From the Pool into the Field: Applying Team Experience to Public Health Major
Bachelor’s Student in Public Health
In the pool, University of Michigan junior water polo student-athlete Kathy Rogers is trying to help her team win games, but outside of the pool she has much bigger aspirations in wanting to improve public health on a global scale.
Rogers would love to someday work for the World Health Organization because of its power to make large changes based on research. She initially became interested in the field of public health after taking an introductory course.
"It really spoke to me," said Rogers. "It was looking at the health of the population and the concept of being able to help so many people with policy changes."
She is now majoring in public health and pursuing a minor in environmental sciences. She has found the medical research side of the field and putting the research into practicality on the population as a particular area of interest.
Rogers added on the environment sciences minor because of her interest in how humans interact with the environment. She is particularly interested in climate change and how it will affect infectious and chronic diseases and policies around the world. "I'm very interested in looking at ways we can be prevent chronic diseases and how the changing of our planet affects the way we treat diseases and how diseases are spread," she said.
In the research field, it takes a team of people.
She recently joined a research team at the Michigan Comprehensive Hand Center for Innovation Research (M-CHOIR) as a volunteer research assistant. "It is a really interesting lab," Rogers said. "I'm really into epidemiology and looking at different diseases, so it is something I am very excited about."
Rogers can see herself getting more into research down the road. She has thought about going to graduate school for epidemiology and maybe pursuing a doctorate.
Coming to Michigan, she was initially interested in the biopsychology, cognition, and neuroscience major but has really enjoyed being in the School of Public Health. “There is a small cohort of around 40 people in my major, so we all know each other,” said Rogers. “We all want to be there and it is a very nice environment to work in. Most of us are either trying to go to med school or academia and research.”
Her classes have involved a lot of group projects. Being part of a team is a great fit for student-athletes as it provides a similar dynamic as sports, working together and trying to achieve common goals. In the research field, it takes a team of people.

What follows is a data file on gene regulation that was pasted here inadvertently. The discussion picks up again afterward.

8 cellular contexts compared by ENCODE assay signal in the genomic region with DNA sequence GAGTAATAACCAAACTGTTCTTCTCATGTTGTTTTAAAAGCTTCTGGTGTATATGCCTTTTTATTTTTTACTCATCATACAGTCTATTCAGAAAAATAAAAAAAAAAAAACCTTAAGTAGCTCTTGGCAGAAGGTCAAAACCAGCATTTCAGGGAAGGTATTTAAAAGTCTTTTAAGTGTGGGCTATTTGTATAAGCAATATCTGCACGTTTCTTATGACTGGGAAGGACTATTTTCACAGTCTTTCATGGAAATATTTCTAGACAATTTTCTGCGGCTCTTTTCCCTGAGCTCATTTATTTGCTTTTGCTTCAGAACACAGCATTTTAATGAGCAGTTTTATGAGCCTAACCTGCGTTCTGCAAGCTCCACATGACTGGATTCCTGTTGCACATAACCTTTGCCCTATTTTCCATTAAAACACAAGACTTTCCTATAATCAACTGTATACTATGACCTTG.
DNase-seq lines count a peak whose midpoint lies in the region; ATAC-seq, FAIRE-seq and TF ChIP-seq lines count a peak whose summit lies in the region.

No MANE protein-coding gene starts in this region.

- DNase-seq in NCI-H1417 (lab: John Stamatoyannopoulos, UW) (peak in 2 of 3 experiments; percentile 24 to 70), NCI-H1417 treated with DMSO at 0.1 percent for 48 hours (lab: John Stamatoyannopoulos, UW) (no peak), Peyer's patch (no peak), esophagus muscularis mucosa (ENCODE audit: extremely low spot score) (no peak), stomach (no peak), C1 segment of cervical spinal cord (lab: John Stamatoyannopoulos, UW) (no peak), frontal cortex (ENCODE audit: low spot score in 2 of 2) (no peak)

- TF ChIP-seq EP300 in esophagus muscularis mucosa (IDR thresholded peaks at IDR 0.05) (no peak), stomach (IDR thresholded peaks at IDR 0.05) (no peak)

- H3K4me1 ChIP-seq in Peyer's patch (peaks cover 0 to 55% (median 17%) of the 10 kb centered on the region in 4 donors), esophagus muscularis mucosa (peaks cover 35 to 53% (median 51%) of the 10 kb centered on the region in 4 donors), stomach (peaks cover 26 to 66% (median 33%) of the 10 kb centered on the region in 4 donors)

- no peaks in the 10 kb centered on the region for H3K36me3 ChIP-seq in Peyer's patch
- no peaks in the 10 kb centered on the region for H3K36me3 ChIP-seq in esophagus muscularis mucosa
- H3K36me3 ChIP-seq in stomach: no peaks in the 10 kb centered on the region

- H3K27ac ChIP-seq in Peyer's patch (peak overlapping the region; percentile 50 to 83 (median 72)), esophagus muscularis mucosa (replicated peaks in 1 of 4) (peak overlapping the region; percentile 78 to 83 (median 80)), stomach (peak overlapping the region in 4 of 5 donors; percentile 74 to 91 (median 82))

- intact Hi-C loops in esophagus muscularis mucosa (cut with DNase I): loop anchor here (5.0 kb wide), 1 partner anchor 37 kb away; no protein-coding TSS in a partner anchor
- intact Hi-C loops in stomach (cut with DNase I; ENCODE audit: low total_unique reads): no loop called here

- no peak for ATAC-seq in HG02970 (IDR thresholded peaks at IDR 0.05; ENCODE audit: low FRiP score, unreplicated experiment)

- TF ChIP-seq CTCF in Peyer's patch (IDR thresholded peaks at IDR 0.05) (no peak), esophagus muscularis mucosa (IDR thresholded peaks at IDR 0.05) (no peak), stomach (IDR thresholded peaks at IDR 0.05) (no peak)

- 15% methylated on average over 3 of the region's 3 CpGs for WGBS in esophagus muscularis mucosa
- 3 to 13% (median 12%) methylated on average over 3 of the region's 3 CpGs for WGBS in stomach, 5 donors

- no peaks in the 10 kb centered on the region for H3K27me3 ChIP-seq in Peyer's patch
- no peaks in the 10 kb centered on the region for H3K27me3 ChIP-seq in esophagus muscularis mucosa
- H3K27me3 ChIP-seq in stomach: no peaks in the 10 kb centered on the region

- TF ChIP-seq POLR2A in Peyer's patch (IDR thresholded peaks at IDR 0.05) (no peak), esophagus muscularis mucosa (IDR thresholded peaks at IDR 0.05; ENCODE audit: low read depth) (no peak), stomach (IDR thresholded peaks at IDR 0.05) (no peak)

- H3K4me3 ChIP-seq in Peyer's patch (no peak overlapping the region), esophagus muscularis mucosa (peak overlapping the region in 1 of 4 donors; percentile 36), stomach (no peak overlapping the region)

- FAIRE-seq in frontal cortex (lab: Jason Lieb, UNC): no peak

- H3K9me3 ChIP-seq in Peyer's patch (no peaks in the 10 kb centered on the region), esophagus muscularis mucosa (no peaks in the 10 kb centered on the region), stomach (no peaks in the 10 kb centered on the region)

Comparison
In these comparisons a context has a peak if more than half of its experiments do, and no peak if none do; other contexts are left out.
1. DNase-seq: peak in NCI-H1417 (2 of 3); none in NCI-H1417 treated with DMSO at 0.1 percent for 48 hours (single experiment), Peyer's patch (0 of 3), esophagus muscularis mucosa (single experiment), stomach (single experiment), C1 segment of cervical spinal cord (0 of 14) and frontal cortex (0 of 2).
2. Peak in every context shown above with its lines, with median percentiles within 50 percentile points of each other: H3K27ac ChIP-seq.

"You've got to do the research, data analysis, and then put it into practicality," said Rogers. "If it reaches a policy level, you then need to influence the lobbyists. There is so much teamwork in the professional public health field, and they have really captured that in the School of Public Health."
Rogers' interest spiked last summer when she traveled to India. It was a different environment than her home in New Forest, England, or in Ann Arbor.
"I've always been interested in global health," said Rogers. "At Michigan, we learn a lot about public health in the United States, and I like to think about how it compares to where I'm from. Seeing how hard it is to get health care and health care access to people in a country such as India, like even a simple vaccine, showed the inequities across the world. How can we bring all of our countries closer together and have a healthy population?"
Right before she went to India, she worked in Athletes Connected at Michigan during the spring term. She looked at creating protocols to help student-athletes with mental health both before and after surgery.
"Surgery for a student-athlete is a major disruption in their life," said Rogers. "It can affect many things, including mental health. Mental health has always been important to me and mine has definitely been tested since being at Michigan. It has made me more empathetic and showed me the importance of not only my own mental health but having a society that is healthy. Maybe we can apply the pre- and post-surgery protocols in hospitals to help people cope with the mental health side of surgeries."
Another area in the School of Public Health that has helped Rogers at Michigan is the mentorship program. Students can sign up to have a graduate student mentor or a mentor who is a professional in the public health field. "I have been fortunate to get both," she said. "I have a mentor who is doing her master's in epidemiology in the School of Public Health, and I'm paired with a professor of public health at Rutgers University. Mentoring is really important in the science and health field."
Through her own experiences as a student-athlete or the curriculum provided by the School of Public Health, Rogers is preparing herself to chase her dreams of making the world a healthier place.
—By Ben Blevins
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